George Mason Law School

Board of Visitors discusses new program for government, military professionals

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November 20, 2016

3:55 PM

Last spring, Virginia Governor Terry McAuliffe and Secretary of Veterans and Defense Affairs John Harvey singled out the College of William and Mary as an institution potentially well-suited to create a Whole of Government Center of Excellence.

On Friday, Vice Provost for International Affairs Stephen Hanson outlined a plan to create this Center of Excellence at the College that would focus on educating mid-career professionals from primarily military and government professions about interagency relations.

Interagency interactions are a concern among officials in the defense community, in which individuals from a variety of groups, such as the State Department and United States Army, must at times work together in response to national security issues, such as hurricane responses and counterterrorism initiatives.

“What happens often is that those agencies aren’t used to working together smoothly, and so there’s bureaucratic infighting or there’s just a lot of lack of understanding of each other’s cultures, and so wouldn’t it be nice to have a place where you can bring those agencies together with local actors and academic analysts, to give them practice in advance basically with those kinds of questions,” Hanson said.

The feasibility study was carried out by Hanson, Project Director Kathryn Floyd and Roosevelt Group representative Kevin Felix.

They conducted about 100 interviews in three phases, first interviewing military leaders. In the second phase they interviewed leaders of the College, such as Chancellor Robert Gates ’65 and College President Taylor Reveley. During the final stage, they interviewed other federal agencies that play roles in national security concerns. The unanimity of responses they received from this diverse set of individuals staggered the interviewers.

“It was remarkable doing these interviews the degree of consensus,” Hanson said. “I have never been involved in a project in my life where you didn’t have naysayers almost anywhere.”

According to Hanson, some of the professionals interviewed agreed with the plan given that they believed interagency cooperation to be crucial for national security.

The final report of the feasibility study indicated key themes from the interviews. For example, there was a call for education on the more practical side of interagency collaboration, a chance for mid-career professionals to “rub shoulders” with individuals from a range of agencies and expand their network, and instruction on policy processes, constitutional law and United States history.

“Everyone was very consistent in the need for this and in their respect for the College of William and Mary as the right of home for it,” Floyd said.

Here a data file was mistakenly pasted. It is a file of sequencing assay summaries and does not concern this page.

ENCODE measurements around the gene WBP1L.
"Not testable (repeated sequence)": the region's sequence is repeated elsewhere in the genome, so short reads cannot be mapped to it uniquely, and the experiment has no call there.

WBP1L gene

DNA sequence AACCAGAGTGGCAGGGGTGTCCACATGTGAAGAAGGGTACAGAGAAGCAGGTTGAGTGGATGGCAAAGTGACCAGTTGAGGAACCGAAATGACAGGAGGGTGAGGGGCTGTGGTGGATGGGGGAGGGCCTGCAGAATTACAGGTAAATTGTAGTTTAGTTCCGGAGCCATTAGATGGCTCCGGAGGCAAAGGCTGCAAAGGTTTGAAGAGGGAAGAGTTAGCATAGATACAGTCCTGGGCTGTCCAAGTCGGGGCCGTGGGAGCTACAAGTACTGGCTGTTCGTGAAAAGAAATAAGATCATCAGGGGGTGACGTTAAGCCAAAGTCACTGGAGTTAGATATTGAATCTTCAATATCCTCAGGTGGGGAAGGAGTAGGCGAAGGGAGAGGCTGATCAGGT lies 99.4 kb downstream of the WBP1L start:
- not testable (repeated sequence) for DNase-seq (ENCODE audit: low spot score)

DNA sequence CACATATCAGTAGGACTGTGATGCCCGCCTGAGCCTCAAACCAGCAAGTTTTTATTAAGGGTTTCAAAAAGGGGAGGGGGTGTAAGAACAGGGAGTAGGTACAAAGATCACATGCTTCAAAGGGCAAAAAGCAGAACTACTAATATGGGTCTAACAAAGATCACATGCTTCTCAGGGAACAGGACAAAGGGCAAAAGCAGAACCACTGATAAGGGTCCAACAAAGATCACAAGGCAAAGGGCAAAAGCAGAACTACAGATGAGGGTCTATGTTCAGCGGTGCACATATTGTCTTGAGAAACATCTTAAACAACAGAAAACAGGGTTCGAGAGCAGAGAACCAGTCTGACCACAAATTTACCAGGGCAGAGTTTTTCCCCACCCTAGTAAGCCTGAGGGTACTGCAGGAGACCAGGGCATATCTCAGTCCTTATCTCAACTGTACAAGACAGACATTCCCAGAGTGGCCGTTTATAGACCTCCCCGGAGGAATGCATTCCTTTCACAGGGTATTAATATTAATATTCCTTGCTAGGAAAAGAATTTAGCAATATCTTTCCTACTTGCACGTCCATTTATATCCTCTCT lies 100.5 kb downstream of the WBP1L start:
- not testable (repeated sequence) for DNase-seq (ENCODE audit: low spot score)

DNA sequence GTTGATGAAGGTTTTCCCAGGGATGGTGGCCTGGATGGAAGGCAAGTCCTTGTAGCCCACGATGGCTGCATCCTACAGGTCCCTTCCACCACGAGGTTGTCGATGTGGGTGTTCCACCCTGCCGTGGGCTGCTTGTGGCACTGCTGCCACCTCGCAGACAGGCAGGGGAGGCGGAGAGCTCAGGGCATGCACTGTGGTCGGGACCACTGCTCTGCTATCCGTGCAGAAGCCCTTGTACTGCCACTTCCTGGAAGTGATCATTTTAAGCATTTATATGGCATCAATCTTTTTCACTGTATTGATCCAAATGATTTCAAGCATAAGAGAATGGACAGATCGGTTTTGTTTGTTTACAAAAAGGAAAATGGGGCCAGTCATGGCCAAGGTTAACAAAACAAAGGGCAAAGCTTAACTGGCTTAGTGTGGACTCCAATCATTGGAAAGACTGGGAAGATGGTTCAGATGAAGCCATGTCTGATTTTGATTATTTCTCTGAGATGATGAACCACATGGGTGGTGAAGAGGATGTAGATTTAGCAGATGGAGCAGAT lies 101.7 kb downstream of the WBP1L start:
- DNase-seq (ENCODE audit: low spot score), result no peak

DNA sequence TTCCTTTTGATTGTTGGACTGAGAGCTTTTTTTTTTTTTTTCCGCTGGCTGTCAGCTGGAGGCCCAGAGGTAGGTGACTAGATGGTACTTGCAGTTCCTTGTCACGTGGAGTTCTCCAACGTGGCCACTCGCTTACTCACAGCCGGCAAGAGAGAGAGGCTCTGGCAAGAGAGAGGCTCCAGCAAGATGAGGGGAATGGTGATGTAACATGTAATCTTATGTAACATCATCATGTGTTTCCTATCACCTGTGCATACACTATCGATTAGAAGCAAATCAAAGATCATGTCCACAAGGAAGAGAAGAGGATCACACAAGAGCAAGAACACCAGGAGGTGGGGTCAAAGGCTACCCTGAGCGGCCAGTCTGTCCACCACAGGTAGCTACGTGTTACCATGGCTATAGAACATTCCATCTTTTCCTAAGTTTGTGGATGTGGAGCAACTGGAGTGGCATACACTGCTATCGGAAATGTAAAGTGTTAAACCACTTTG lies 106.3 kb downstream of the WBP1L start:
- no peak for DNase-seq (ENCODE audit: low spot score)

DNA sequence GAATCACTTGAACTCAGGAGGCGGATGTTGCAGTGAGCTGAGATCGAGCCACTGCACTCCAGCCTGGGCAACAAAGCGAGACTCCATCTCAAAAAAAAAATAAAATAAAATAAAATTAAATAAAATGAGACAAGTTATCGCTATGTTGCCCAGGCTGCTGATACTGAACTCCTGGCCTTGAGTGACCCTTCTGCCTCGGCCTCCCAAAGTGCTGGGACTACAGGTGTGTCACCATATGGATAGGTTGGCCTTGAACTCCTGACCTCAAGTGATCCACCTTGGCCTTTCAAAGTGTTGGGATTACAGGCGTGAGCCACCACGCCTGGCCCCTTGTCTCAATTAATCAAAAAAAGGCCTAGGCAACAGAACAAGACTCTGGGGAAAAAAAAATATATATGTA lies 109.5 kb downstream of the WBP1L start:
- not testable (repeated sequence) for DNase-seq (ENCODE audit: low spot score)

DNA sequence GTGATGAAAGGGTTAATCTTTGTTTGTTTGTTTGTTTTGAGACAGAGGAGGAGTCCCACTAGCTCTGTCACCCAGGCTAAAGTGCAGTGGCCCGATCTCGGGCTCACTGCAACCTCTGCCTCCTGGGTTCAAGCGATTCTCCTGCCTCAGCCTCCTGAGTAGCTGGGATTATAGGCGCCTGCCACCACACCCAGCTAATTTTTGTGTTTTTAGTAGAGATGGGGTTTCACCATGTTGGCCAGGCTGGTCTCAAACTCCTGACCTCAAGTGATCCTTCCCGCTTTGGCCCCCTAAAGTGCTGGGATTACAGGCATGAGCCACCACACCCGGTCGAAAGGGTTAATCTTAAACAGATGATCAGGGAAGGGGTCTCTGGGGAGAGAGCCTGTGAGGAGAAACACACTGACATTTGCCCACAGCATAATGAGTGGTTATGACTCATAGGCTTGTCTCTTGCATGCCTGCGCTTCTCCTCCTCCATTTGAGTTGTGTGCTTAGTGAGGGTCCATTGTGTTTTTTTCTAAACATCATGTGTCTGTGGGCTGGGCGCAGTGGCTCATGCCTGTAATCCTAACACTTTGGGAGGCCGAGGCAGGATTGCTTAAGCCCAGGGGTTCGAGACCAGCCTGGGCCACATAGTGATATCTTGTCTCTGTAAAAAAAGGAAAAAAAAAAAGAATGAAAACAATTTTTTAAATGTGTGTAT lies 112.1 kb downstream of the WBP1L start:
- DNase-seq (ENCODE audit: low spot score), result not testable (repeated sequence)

The College was chosen to be the home for a Center of Excellence for a variety of reasons, including work in the field of international relations. The College’s Institute for the Theory and Practice of International Relations and AidData programs were cited as indications that the College could combine a focus on international relations and national security with the study of government.

Another factor was the College’s geographic proximity to Hampton Roads military bases, with which the College has forged connections over the years. According to Hanson, location was an appealing factor for Hampton Roads officials, and he said that this proximity made the College competitive with academic institutions with similar programs.

“What we heard a lot from our Hampton Roads partners was, you know, ‘We would really love it if William and Mary had this so we don’t have to break our families up for a year or two, going to Boston, to the [Harvard] Kennedy School and then not seeing our families,’” Hanson said.

Vice President for Strategic Initiatives Henry Broaddus noted the College’s history of educating leaders as another reason for why the program would be well-suited for Williamsburg.

“One of the things that’s really exciting to me is the tradition of education that William and Mary has in educating great leaders in the public serve sphere, the government sphere — really all walks — but leaders who are able to see the big picture, and it has been very effective,” Broaddus said. “This builds very neatly on that, and I think it’s part of [what] makes William and Mary such a good fit for a program of this sort.”

Hanson also said that the size of the College was right for such a program.

“We really do have a university small enough for us to break those silos down,” Hanson said. “The university is collegial in the way that makes it a lot easier to establish something like this, and of course we’re widely known and respected for producing the kind of leaders that are in this sphere already.”

To conclude his presentation, Hanson outlined a three-stage plan to build this Whole of Government Center of Excellence, which may be renamed in the future. The first stage focused on the recruitment of more students into the Masters of Public Policy program. The other two stages need additional funding to create a program.

Broaddus said that this program has great potential for the College and the defense community.

“This prospect reflects recognition on a lot of people’s parts that William and Mary has such a strong tradition of producing good thinkers and effective leaders and this would I think be a formal way to continue that tradition and to meet a need that the country has, the state has, and really, the world has, and that’s right in line with what William and Mary should be doing,” Broaddus said.

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  • Katherine Weber